LONDON — WikiLeaks founder Julian Assange said the US justice system was suffering from a "calamitous collapse in the rule of law", as Washington reeled from the sensational exposure of vast spy agency surveillance programmes.
Speaking in an interview Friday with AFP at Ecuador's London embassy, where he has been holed up for almost a year, the founder of the whistleblowing website accused the US government of trying to "launder" its activities with regard to the far-reaching electronic spying effort revealed on Thursday.
"The US administration has the phone records of everyone in the United States and is receiving them daily from carriers to the National Security Agency under secret agreements. That's what's come out," said the 41-year-old Australian.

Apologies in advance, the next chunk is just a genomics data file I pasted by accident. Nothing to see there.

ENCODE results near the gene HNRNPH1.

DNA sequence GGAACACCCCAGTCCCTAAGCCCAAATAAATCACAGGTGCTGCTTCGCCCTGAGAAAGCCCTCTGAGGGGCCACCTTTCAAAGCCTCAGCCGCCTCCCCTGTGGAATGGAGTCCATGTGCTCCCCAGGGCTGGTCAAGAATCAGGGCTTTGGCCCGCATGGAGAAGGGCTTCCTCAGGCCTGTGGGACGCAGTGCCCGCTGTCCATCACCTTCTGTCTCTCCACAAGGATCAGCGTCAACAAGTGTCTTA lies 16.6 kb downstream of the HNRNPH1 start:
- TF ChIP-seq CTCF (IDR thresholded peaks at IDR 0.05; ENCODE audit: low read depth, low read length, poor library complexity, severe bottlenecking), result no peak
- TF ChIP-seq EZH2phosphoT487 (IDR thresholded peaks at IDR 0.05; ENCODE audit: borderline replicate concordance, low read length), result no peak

Two newspaper exposes have laid bare the extent to which President Barack Obama's intelligence apparatus is scooping up enormous amounts of personal data -- on telephone calls, emails, website visits -- on millions of Americans and foreigners.
Obama has defended the programmes, saying they are legal, necessary to combat terror, and balance security with privacy.
Assange, whose website has enraged Washington by publishing hundreds of thousands of US diplomatic cables and classified files on the wars in Iraq and Afghanistan, said the Obama administration was engaged in a bid to "criminalise all national security journalism in the United States".
US soldier Bradley Manning is being court-martialled for leaking the huge cache of government files to WikiLeaks, while there has been an outcry in the US media after the government seized the phone records of journalists at the Associated Press and Fox News in a bid to root out government sources. MORE